Contributing to WordCamp.org

Do you have an idea to improve one of the custom tools on WordCamp.org? Do you want to report a bug? We welcome contributions from the community!

New Features New Features

If you’d like to add a new feature to WordCamp.org, then please follow the processes for making feature requests and building new features.

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Bug Fixes Bug Fixes

If you’d like to contribute a bug fix, then please follow these steps:

Step One: Search the Meta Trac to check if a ticket already exists. If there is one, you can catch up on the progress of it and collaborate with those who are already working on it.

Step Two: If you want to contribute a bug fix, and there wasn’t an existing ticket, then create a new ticket. Describe the problem or idea you have in detail, and assign it to the “wordcamp.org” component.

Step Three: Gather feedback on the ticket and build a consensus for what action should be taken. The Community team is the stakeholder for WordCamp.org and decides what contributions to accept, and the Meta team handles the technical implementation. You can ask for feedback on the ticket in their respective Slack channels.

Step Four: Setup your local development environment.

  • The easiest way to do this is to install the WordPress Meta Environment, which is an add-on for Varying Vagrant Vagrants that automatically provisions a local copy of WordCamp.org’s source code, along with some sample data.
  • Alternately, you can build your own environment and then clone the repo from GitHub.
    • In addition to the code on GitHubGitHub GitHub is a website that offers online implementation of git repositories that can can easily be shared, copied and modified by other developers. Public repositories are free to host, private repositories require a paid subscription. GitHub introduced the concept of the ‘pull request’ where code changes done in branches by contributors can be reviewed and discussed before being merged be the repository owner. https://github.com/, there are also a few plugins that live elsewhere. CampTix, addons for CampTix, and Tagregator are available in the WordPress.orgWordPress.org The community site where WordPress code is created and shared by the users. This is where you can download the source code for WordPress core, plugins and themes as well as the central location for community conversations and organization. https://wordpress.org/ repository, and SupportFlow is available on GitHub.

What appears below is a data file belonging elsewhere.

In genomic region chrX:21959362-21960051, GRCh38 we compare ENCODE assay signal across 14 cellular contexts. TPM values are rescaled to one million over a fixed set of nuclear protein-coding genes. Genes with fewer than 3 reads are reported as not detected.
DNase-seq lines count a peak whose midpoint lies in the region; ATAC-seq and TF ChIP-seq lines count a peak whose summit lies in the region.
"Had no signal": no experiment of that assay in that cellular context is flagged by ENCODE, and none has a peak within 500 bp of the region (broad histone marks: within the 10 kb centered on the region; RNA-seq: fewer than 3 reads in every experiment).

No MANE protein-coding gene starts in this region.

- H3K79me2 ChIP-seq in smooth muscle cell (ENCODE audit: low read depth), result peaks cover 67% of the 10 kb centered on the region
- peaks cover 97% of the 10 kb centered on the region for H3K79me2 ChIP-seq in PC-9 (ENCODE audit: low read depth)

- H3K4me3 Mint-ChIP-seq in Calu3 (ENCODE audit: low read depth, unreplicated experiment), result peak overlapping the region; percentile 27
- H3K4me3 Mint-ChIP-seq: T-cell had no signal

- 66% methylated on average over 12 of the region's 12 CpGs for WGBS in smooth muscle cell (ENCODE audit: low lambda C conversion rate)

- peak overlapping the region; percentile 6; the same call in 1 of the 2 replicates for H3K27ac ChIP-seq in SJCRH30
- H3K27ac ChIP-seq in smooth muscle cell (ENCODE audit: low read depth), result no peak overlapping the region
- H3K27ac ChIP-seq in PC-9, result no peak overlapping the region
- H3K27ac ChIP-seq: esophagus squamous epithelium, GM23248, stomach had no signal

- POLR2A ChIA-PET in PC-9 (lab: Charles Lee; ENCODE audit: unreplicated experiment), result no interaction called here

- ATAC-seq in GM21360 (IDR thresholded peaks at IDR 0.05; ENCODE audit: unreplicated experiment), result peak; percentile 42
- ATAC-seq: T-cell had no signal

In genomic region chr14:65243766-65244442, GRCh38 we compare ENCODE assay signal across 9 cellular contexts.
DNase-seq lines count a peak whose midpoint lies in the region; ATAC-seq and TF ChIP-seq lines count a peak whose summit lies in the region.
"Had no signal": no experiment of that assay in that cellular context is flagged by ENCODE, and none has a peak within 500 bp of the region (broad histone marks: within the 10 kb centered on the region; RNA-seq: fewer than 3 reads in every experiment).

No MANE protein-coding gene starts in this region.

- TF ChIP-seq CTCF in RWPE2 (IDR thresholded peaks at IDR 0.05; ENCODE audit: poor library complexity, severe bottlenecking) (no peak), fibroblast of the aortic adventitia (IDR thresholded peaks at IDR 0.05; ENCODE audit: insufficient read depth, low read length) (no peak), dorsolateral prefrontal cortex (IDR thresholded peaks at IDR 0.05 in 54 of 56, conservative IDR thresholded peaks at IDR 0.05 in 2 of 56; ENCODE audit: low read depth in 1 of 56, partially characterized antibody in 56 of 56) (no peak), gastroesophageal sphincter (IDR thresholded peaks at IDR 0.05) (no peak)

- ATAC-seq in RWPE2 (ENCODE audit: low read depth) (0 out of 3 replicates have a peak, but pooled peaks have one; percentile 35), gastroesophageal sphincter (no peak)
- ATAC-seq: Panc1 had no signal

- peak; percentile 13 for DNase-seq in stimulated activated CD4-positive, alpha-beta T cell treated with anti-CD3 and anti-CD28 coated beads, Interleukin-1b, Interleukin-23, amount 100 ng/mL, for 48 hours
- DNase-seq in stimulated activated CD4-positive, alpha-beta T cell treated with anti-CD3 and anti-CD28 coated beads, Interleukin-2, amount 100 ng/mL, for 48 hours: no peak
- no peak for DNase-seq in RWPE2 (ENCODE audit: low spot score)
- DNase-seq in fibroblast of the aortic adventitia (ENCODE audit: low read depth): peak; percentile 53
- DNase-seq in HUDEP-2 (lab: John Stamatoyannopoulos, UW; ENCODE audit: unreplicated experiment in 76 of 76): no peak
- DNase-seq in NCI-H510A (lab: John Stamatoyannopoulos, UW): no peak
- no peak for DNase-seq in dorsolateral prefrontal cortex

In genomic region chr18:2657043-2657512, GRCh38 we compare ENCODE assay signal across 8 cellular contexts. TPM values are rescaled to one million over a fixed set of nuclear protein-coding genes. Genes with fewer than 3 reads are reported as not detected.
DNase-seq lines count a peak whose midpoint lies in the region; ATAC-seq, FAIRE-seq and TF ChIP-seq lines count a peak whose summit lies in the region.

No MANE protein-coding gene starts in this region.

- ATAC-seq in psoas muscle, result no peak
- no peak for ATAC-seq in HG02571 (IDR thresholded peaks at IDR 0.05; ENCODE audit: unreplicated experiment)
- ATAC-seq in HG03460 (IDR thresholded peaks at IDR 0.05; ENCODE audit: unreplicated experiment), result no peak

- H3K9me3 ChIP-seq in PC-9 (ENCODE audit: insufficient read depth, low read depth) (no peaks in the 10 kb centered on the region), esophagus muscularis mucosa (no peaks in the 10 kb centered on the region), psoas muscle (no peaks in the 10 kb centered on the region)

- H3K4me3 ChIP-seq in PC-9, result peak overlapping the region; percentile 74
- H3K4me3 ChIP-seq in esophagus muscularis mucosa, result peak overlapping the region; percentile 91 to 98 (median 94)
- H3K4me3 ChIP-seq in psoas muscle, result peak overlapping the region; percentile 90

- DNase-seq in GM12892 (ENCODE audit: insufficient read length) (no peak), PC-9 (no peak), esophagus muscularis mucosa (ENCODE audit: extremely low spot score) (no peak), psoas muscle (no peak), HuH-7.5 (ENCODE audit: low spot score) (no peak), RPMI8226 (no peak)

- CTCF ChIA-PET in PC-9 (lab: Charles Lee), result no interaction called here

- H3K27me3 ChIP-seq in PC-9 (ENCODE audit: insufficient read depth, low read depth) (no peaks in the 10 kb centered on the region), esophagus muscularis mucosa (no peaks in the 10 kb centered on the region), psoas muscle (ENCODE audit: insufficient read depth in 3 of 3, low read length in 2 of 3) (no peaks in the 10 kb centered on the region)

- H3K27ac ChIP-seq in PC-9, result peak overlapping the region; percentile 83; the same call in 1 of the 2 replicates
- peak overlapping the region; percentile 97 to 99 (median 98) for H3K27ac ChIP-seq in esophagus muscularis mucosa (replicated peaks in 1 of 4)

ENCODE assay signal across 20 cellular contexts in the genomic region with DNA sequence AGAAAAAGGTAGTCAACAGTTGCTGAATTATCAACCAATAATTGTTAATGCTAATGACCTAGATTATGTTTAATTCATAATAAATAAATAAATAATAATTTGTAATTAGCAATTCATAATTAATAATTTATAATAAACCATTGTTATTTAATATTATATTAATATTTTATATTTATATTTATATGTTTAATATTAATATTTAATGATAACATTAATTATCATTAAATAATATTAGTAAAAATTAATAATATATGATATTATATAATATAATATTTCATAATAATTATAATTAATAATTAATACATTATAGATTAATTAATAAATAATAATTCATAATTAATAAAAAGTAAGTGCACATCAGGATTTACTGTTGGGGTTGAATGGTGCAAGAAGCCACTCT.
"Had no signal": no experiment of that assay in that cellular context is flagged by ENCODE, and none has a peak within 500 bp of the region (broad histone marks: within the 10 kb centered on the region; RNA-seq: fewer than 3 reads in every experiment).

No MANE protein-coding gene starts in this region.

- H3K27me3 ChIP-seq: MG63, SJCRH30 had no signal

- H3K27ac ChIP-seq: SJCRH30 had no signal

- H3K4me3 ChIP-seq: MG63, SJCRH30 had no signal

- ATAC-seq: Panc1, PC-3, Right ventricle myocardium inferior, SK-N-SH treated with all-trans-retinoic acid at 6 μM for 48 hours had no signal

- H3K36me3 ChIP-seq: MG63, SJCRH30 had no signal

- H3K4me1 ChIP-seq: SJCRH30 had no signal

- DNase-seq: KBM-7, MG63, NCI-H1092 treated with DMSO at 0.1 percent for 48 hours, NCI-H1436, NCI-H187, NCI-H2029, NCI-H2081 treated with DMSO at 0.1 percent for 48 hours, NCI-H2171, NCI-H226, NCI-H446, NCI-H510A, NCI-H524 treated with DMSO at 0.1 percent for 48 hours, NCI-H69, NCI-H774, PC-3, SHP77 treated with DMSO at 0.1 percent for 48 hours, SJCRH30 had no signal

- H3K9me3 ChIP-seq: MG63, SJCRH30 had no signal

• Check out the provision folder in the MetaMeta Meta is a term that refers to the inside workings of a group. For us, this is the team that works on internal WordPress sites like WordCamp Central and Make WordPress. Environment for a sample database, wp-config file, and other useful code/scripts.

Step Five: Send a pull request on GitHub that implements the decisions reached in step three.

Step Six: Your patch will be reviewed by a developer on the Meta team, and they’ll either go ahead and commit the patch, or give you feedback on aspects that need to be improved before it can be committed.

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Resources Resources

If you haven’t contributed to an open-source project before, the following resources should help you get started:

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Questions Questions

If you have any questions or run into any problems, you can ask for help in the #meta-wordcampWordCamp WordCamps are casual, locally-organized conferences covering everything related to WordPress. They're one of the places where the WordPress community comes together to teach one another what they’ve learned throughout the year and share the joy. Learn more. channel on Slack, or e-mail support@wordcamp.org.

Tip: Here is a quiz on this article. Read quizzes page if you have any questions about quizzes and how to navigate them.